Shorebirds in the Park
While the Champlain Valley rightfully gets the most attention in our region as the place to search for sandpipers and other shorebirds, some shorebirds do invariably make their way south through the central part of the Park. It’s just a matter of finding them since they don’t stay around for long. For instance, over the weekend while I was out looking for warblers along Lake Colby in Saranac Lake, I found a Greater Yellowlegs flying over the bog mat, calling and seemingly looking for a place to land and feed. Even though yellowlegs often feed in shallow water, the shallow margin of many Adirondack lakes is narrow, and mudflats can be difficult to find. The yellowlegs eventually moved elsewhere.
Little Clear Pond
And while that still doesn’t mean we don’t receive brief visitors – such as Solitary and Spotted Sandpipers - I was very surprised when I received a phone call early this week about a Red Phalarope being found at Little Clear Pond in Lake Clear. The husband of a local birder was out paddling and took photos of a bird about which he was unsure. The photos were sent to others and word spread quickly as the bird was identified. Red Phalaropes are difficult to come by even along the coast where they are often found well off shore, and this bird was big news.
I was already on the way out with Wren for a morning walk, so I walked her and headed toward Little Clear Pond, finding the bird fairly quickly. It was hanging out near shore between the boat launch and the canoe carry trail. Unlike many species of shorebirds, Red Phalaropes generally swim for their food and the bird spun and turned in the water in the characteristic manner of phalaropes. A friend arrived and we viewed it through his scope.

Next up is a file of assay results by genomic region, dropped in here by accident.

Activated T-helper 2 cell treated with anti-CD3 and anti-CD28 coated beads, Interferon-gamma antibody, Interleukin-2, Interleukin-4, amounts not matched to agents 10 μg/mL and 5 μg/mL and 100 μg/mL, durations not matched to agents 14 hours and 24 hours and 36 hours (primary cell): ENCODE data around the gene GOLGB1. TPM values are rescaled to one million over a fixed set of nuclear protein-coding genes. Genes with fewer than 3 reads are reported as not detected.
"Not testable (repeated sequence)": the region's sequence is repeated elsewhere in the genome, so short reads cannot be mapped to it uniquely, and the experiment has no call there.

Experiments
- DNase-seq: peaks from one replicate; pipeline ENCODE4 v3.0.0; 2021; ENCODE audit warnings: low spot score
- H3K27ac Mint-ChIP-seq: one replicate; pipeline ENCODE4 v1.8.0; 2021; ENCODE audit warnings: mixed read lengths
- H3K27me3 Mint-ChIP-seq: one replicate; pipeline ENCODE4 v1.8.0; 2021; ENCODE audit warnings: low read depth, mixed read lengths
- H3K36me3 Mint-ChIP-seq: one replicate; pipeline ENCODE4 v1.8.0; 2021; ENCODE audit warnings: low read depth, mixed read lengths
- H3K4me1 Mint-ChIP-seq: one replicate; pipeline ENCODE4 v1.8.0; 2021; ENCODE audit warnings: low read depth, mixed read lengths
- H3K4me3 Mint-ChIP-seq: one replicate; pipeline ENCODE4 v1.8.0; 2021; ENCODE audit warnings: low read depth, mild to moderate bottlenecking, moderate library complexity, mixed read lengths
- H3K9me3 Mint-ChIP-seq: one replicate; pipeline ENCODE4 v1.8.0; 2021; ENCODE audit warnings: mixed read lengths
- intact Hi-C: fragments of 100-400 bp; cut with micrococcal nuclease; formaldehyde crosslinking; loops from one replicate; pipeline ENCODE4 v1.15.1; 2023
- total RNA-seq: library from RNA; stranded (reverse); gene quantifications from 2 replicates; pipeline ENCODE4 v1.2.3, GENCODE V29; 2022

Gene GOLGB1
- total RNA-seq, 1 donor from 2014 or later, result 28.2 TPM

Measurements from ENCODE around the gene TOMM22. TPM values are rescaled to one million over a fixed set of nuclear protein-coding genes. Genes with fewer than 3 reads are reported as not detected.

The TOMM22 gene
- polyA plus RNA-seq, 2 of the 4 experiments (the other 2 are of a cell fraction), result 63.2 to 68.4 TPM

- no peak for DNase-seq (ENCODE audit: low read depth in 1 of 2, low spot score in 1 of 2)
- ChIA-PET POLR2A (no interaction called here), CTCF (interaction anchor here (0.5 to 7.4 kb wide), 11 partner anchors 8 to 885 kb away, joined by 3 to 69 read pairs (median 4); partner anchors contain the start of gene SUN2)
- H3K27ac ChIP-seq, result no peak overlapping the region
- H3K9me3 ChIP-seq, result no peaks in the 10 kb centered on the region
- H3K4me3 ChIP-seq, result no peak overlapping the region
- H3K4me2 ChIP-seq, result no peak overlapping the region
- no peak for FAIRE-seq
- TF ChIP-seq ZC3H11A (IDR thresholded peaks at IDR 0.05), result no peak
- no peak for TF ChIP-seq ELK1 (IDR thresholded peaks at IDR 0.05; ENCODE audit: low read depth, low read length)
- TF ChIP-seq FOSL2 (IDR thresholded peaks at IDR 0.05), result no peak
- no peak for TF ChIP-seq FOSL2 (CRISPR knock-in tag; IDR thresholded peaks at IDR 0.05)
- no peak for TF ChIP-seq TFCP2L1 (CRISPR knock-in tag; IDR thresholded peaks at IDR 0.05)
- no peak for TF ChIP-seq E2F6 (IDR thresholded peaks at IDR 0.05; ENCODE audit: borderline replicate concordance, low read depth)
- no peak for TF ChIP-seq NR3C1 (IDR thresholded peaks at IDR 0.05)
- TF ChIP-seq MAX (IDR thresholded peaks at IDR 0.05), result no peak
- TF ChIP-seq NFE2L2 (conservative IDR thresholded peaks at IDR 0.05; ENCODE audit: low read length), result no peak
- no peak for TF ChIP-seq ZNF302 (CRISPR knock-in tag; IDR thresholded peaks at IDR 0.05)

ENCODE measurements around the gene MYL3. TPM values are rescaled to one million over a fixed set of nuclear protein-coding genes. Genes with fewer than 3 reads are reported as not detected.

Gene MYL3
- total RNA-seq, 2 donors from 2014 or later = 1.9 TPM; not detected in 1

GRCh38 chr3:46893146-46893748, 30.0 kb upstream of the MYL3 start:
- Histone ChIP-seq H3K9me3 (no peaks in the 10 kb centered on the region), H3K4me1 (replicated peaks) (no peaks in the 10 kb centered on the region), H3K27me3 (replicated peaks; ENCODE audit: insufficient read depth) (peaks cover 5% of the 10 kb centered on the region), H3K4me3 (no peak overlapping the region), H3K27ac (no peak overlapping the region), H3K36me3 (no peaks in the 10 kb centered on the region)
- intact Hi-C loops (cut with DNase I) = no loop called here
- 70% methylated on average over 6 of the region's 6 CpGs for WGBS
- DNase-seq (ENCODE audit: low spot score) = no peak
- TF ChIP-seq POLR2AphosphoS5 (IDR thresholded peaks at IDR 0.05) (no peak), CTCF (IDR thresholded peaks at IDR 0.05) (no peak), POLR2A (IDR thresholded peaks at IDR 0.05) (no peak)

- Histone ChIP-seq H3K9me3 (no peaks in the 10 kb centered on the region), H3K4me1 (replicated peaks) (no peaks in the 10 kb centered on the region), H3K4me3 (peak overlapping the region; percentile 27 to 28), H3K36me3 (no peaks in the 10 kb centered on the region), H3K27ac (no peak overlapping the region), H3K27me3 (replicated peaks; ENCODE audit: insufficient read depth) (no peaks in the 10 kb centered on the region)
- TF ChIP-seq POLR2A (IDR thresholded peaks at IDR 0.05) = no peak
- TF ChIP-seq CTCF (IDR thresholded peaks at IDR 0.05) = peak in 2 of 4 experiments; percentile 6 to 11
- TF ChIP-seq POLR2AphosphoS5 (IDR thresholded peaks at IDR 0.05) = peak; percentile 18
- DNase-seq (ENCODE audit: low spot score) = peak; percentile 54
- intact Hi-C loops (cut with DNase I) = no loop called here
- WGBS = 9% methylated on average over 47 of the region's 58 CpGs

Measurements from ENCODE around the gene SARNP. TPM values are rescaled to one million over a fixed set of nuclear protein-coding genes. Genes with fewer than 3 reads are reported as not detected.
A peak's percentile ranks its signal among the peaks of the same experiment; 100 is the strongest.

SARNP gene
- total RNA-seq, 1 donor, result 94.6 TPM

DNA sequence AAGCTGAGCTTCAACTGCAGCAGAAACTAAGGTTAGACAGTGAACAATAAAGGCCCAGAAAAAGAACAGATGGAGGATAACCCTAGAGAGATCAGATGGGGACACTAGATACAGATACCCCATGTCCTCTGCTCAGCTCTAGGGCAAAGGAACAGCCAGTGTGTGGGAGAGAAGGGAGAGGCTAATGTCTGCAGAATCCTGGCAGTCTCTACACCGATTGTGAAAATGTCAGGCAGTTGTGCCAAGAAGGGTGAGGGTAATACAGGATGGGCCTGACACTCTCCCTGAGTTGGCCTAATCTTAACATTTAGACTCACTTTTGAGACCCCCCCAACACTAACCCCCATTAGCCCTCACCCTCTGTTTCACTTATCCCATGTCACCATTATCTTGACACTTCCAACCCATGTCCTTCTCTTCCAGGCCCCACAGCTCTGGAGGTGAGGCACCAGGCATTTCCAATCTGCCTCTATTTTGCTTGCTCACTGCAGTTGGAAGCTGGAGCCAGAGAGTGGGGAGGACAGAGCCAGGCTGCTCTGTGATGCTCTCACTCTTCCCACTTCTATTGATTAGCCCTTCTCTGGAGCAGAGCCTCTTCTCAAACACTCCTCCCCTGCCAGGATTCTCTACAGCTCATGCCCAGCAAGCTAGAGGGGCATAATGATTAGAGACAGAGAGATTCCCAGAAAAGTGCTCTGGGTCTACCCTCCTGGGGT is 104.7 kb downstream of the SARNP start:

Birding by canoe
My friend soon had to leave, but I had brought my canoe, so I set off along the shore towards the bird where I sat watching it and taking photos for better than an hour. It fed rapidly as it bobbed this way and that while catching small water striders and insects from the surface of the lake. I sat quietly watching it, allowing it to approach me rather than to chase the bird in an effort to snap a photo. I did struggle at times with the growing breeze on my boat as I tried to remain still and take photos, but the bird didn’t seem to mind the play of the wind on my bow from time to time. In fact, it paid me almost no mind and came up to my boat more than once!
The Red Phalarope was not the only bird out there that day
Almost as an afterthought to the rare bird, I also noted several Common Loons sitting and occasionally calling from the open lake and a Belted Kingfisher chattering as it flew from perch to perch over the water. A Bald Eagle also soared on the warming thermals in the distance. It was an idyllic Adirondack setting – apart from the out-of-place gray and white bird bobbing near my boat in the water!
Meeting other birders
After taking many photos to help ensure I had something that I would like (the success of which is still open for debate!), I headed back to the put-in. Other birders were arriving and I chatted with them about the bird and pointed out where I had seen it. The visits of such odd species are often short-lived so everyone was excited. But with south winds in place for the next couple days, it is conceivable that the bird will linger at least until the wind shifts directions. Then it will likely continue its journey south. That gives us a chance to see and enjoy the bird – but the phalarope won’t last for long. Migration is a fleeting opportunity, after all.
Where to bird